Data is the lifeblood of any Machine Learning (ML) model, and its quality directly impacts the performance of RAG systems. Cleaning data includes removing noise such as irrelevant information, correcting typos, and standardizing formats - in short, optimizing it for machine processing. Clean data not only improves the efficiency of retrieval and generation but also significantly enhances the quality of the generated text.

For the purposes of this tutorial, we'll fetch our data from VectorHub articles, and use a simple extraction pipeline that removes all HTML tags. If we were working with messier data, we could write custom scripts to standardize words and correct typos. The cleaning routine you choose depends heavily on your specific use case and goals.

import requests from boilerpy3 import extractors from llama_index.core import Document # You can add more articles if you have >15GB of RAM available urls = ['https://superlinked.com/vectorhub/retrieval-augmented-generation'] extractor = extractors.KeepEverythingExtractor() # Make request to URLs responses = [] for url in urls: response = requests.get(url) responses.append(response) # Pass HTML to Extractor contents = [] for resp in responses: content = extractor.get_content(resp.text) contents.append(content) # Convert raw texts to LlamaIndex documents documents = [Document(text=content) for content in contents]

In the pre-processing step above, we using boilerpy3's KeepEverythingExtractor to remove all HTML tags but keep relevant content from HTML files. The KeepEverythingExtractor keeps everything that is tagged as content.

Now that we have our data source set up and pre-processed, let's turn to some specific Advanced RAG pre-retrieval, retrieval, and post-retrieval techniques that will improve the quality and relevance of the retrieved information, and solve the issues that plague naive RAG: low retrieval precision, hallucination in generated responses, and ineffective integration of retrieved context into generated output.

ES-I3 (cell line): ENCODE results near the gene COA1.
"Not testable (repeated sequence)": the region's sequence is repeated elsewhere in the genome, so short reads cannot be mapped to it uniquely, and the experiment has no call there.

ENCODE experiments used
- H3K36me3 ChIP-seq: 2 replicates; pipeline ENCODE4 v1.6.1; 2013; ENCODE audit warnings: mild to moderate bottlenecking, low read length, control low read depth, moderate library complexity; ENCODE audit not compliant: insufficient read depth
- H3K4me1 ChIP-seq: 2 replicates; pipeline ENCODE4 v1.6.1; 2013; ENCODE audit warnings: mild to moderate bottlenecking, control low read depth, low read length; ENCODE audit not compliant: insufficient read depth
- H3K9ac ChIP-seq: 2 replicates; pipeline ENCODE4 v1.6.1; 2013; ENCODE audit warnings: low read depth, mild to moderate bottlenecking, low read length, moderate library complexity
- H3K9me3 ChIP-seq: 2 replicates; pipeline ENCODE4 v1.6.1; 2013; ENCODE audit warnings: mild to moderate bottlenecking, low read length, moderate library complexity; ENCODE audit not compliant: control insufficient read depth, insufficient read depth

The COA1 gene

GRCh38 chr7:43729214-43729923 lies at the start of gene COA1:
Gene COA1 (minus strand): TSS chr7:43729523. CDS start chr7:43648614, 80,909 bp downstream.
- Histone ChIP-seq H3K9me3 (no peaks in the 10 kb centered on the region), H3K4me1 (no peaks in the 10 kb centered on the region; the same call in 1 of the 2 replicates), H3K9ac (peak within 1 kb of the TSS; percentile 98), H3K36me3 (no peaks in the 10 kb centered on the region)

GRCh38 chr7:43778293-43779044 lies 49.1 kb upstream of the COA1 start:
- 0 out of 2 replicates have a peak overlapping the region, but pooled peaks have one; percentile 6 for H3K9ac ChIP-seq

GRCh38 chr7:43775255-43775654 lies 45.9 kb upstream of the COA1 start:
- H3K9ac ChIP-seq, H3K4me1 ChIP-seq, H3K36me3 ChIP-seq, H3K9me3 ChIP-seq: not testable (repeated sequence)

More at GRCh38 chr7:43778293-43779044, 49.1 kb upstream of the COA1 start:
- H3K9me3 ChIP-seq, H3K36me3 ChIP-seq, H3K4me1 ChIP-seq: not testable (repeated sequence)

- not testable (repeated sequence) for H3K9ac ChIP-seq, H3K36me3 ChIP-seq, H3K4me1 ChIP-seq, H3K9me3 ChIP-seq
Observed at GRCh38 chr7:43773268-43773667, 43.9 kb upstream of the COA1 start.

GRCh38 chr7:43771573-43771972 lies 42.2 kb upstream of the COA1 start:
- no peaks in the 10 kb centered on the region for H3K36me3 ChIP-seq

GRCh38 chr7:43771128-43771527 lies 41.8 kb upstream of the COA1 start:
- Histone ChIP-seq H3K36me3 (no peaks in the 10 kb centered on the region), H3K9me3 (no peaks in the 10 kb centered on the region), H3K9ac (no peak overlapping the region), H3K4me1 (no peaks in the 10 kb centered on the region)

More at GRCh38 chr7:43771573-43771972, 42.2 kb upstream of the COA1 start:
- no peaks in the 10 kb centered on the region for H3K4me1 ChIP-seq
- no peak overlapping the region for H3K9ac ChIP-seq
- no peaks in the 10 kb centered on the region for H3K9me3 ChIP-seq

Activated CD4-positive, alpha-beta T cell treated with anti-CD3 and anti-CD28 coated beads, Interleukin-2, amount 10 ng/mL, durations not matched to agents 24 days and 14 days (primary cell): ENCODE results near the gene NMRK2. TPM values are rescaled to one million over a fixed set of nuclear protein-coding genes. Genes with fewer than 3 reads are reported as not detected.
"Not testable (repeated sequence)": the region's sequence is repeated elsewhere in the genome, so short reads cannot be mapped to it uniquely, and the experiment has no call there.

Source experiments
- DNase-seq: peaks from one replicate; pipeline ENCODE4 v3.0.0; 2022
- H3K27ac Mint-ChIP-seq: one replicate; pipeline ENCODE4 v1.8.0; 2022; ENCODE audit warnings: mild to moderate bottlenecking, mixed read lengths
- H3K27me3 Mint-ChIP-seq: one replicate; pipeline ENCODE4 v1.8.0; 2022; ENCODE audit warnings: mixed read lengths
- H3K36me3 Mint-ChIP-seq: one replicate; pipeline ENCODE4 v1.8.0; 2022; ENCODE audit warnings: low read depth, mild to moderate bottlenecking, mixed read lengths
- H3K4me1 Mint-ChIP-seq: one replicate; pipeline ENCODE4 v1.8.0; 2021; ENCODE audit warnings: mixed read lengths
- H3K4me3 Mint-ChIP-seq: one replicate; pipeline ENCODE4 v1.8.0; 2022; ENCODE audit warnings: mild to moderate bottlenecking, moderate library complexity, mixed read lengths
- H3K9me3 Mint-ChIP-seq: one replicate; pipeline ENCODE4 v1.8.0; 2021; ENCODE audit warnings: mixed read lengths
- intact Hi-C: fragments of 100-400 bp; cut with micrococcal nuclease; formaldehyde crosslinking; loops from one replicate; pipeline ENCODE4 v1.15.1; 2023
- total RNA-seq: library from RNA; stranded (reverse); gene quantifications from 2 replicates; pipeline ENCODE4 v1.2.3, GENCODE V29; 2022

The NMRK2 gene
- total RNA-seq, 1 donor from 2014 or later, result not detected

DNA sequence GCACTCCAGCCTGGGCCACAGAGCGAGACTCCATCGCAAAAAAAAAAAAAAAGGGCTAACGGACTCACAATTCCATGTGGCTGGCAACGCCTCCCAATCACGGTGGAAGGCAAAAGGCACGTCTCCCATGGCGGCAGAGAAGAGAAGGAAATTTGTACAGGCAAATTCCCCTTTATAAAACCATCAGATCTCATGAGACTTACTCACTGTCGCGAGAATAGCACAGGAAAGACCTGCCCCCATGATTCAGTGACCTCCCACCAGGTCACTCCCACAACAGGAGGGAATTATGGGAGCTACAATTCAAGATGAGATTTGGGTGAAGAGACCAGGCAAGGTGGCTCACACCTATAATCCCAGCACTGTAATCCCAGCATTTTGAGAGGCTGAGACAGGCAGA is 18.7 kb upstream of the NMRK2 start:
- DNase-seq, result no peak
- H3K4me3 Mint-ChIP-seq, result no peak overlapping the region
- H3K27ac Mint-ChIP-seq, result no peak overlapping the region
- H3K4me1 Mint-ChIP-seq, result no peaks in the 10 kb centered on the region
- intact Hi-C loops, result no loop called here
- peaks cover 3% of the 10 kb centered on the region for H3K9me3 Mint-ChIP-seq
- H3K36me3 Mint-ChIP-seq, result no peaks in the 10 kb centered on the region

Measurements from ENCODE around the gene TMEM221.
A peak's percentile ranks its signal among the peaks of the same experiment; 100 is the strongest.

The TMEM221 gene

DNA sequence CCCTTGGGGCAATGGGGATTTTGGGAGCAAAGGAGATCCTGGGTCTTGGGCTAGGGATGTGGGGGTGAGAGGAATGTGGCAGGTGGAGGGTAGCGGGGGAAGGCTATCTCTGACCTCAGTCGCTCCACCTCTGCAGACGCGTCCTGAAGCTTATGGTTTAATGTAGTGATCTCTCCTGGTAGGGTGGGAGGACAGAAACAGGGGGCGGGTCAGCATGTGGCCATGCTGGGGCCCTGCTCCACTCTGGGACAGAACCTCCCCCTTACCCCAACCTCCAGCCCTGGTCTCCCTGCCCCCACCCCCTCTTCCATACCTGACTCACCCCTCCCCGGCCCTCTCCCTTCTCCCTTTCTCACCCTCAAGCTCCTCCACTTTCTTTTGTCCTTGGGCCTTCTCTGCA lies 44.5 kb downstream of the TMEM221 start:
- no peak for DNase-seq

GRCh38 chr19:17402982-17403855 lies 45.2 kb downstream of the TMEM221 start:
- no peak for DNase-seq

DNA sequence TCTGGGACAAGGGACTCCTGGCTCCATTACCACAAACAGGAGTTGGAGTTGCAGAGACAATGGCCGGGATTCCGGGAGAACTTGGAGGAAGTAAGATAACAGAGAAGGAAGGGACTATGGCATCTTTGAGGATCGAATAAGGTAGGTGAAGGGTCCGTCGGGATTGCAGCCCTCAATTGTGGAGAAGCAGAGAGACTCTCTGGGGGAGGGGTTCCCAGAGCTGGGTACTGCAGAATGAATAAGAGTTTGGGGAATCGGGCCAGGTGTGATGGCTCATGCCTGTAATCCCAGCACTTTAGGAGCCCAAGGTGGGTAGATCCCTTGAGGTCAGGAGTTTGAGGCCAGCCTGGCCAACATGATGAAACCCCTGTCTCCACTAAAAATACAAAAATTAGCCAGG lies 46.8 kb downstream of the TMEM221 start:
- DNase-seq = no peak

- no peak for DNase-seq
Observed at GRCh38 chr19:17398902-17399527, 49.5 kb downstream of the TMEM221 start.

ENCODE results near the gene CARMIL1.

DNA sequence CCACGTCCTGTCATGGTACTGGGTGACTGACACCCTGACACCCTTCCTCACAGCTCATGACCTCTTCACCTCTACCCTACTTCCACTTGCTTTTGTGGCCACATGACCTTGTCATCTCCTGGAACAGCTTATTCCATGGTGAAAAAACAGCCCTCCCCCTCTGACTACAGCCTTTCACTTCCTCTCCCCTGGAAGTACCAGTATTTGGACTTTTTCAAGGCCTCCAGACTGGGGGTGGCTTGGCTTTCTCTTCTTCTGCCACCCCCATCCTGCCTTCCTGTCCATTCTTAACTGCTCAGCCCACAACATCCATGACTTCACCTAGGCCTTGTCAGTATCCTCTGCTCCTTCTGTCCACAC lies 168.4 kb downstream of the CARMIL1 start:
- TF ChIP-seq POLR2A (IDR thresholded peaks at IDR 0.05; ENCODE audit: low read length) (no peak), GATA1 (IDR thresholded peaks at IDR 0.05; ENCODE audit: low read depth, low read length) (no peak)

Chunking breaks large pieces of text down into more manageable, logically coherent units. Chunking can improve efficiency by focusing your RAG system on the most relevant segments of text when generating responses. Effective chunking strategies dramatically improve the relevance and cohesion of the generated content.

from llama_index.core.node_parser import SentenceWindowNodeParser # Creating chunks of sentences with a window function node_parser = SentenceWindowNodeParser.from_defaults( window_size=3, window_metadata_key="window", original_text_metadata_key="original_text", )

To maintain granular control over the chunking process, we choose to split our documents into sentences with overlapping windows. We set the window_size to 3 sentences to ensure each chunk is sufficiently detailed yet concise. There is no universal, golden rule for these hyperparameters. We suggest you try out different configurations based on your documents' structure and type. For a thorough evaluation of chunking methods, check out this article.

Document embeddings